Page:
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Brain Res. 1998 Oct 5;807(1-2):47-60.

Cortical spreading depression activates trophic factor expression in neurons and astrocytes and protects against subsequent focal brain ischemia.

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  • 1Neuroscience Research Institute, Faculty of Medicine, University of Ottawa, 451 Smyth Road, Ottawa, Ontario, Canada.


We recently reported that cortical spreading depression (CSD), used to precondition rat brain, reduced cortical infarction volume resulting from focal cerebral ischemia by middle cerebral artery occlusion (MCAO) 3 days later. The mechanisms underlying this protective effect by CSD remains to be explored. In this study, we confirm that CSD is neuroprotective when KCl is applied epidurally rather than intracortically. Neocortical infarct volume was 101.3+/-48.5 mm3 and 45.3+/-44.1 mm3 in the sham and CSD group, respectively (p<0.05). Using image analysis, we identified the cortical region spared from infarction by the prior CSD. We then determined the distribution of brain-derived neurotrophic factor (BDNF) and basic fibroblast growth factor (bFGF) mRNA and the time course of their expression in groups of animals treated with CSD and their controls. We also examined the response of astrocytes to CSD using glial fibrillary acidic protein (GFAP) as a marker. In situ hybridization (done at 0, 3, 12, 24, 72 or 168 h after CSD) showed significant elevation of BDNF mRNA in the cortex immediately after CSD in a distribution surrounding the spared cortex, while bFGF mRNA rose 12 h after CSD and appeared more within the core of the ischemic region. Immunohistochemistry (done at 1, 3 or 7 days after CSD) demonstrated GFAP in the neocortex, with a peak at 3 days after CSD. Heat shock protein 72 (HSP72) expression was not affected by CSD. We concluded that upregulation of trophic factors and activation of glial cells may contribute to the neuroprotection induced by CSD.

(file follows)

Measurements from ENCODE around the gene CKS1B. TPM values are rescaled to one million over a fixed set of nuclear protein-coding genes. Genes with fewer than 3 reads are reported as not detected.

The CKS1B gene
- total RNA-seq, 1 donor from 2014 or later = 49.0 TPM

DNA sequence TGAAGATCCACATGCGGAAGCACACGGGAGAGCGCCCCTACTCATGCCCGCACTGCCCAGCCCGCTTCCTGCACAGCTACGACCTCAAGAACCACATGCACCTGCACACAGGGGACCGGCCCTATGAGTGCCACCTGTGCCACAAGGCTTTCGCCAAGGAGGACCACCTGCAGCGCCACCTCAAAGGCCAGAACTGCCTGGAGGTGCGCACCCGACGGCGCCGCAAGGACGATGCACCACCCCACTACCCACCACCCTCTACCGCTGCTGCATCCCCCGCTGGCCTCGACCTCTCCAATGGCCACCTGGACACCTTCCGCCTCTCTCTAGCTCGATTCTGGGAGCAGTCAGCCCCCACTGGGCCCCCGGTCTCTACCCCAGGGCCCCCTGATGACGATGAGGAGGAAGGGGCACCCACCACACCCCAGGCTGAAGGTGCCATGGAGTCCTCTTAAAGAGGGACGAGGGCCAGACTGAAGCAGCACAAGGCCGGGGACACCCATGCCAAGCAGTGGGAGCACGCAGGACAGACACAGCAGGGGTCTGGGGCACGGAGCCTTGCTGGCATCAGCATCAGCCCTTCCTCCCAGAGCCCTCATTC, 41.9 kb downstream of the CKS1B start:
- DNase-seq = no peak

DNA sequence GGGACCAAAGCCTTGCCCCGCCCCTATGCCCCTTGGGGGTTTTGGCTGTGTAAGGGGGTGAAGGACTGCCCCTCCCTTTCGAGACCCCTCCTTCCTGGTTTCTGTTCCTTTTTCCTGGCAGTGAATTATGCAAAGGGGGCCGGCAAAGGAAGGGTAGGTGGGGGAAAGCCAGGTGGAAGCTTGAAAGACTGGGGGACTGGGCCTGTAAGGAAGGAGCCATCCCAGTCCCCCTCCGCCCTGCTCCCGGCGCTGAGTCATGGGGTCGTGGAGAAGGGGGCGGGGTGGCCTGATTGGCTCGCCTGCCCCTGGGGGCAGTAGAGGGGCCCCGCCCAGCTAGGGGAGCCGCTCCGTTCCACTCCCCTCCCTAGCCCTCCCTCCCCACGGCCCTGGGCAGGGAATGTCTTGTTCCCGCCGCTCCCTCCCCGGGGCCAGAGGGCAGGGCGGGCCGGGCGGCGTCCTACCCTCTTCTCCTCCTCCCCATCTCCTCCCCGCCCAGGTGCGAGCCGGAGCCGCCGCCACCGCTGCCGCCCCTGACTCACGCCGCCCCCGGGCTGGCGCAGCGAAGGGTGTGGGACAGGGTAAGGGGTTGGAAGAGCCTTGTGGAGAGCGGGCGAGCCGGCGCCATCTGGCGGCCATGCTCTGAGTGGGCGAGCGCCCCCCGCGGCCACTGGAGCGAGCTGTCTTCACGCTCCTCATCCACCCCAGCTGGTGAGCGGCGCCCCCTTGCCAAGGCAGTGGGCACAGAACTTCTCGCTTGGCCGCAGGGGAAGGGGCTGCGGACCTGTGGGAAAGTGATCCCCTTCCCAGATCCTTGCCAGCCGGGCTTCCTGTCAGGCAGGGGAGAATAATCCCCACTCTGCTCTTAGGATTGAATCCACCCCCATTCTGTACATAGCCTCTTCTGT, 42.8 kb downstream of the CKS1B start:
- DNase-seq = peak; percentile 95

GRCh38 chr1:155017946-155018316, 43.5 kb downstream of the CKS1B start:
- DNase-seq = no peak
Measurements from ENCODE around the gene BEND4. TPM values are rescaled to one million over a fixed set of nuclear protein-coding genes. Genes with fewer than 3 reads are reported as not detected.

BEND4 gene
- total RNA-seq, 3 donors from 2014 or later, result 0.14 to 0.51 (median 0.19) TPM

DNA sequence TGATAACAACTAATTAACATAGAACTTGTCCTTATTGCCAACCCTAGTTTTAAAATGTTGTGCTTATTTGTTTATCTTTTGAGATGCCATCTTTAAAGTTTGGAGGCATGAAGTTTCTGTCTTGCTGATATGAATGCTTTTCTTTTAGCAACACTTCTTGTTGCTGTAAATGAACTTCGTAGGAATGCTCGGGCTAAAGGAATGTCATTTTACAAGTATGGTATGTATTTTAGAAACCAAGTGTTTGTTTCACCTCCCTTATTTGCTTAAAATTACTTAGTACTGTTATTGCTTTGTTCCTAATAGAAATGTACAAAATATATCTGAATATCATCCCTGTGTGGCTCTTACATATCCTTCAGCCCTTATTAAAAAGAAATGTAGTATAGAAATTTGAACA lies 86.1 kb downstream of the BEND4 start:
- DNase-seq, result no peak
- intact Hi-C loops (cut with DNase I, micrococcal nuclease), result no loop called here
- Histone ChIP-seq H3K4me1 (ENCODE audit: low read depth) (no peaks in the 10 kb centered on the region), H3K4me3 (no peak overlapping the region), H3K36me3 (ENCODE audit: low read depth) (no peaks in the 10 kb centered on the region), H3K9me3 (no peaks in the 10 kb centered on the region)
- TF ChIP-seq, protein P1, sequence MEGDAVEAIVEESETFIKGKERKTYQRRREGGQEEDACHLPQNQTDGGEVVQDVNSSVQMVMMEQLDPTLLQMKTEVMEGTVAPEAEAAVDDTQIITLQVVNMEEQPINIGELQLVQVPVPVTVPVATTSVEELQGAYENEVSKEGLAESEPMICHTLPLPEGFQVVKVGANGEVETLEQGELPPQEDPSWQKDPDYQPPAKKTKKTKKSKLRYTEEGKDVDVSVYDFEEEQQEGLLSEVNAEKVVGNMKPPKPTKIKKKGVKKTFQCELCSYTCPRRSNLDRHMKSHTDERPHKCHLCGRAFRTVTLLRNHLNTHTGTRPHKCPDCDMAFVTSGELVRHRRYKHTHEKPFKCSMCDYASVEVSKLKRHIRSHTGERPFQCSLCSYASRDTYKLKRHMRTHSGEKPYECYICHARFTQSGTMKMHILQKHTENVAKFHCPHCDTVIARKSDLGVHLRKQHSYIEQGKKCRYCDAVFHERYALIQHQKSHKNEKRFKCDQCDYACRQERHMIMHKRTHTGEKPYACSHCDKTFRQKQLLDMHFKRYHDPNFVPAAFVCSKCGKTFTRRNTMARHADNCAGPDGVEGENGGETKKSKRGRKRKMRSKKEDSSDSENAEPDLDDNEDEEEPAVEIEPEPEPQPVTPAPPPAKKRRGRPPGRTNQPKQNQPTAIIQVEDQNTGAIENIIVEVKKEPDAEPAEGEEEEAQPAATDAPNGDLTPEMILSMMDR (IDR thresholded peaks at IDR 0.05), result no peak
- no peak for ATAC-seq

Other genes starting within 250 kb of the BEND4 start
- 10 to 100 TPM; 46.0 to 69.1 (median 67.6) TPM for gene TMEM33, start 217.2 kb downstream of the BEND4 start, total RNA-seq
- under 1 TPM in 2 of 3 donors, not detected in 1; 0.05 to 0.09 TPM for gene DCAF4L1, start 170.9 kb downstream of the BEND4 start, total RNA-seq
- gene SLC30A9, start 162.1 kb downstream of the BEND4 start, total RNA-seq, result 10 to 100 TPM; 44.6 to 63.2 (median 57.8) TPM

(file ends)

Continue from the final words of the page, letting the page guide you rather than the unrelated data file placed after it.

Copyright 1998 Elsevier Science B.V.

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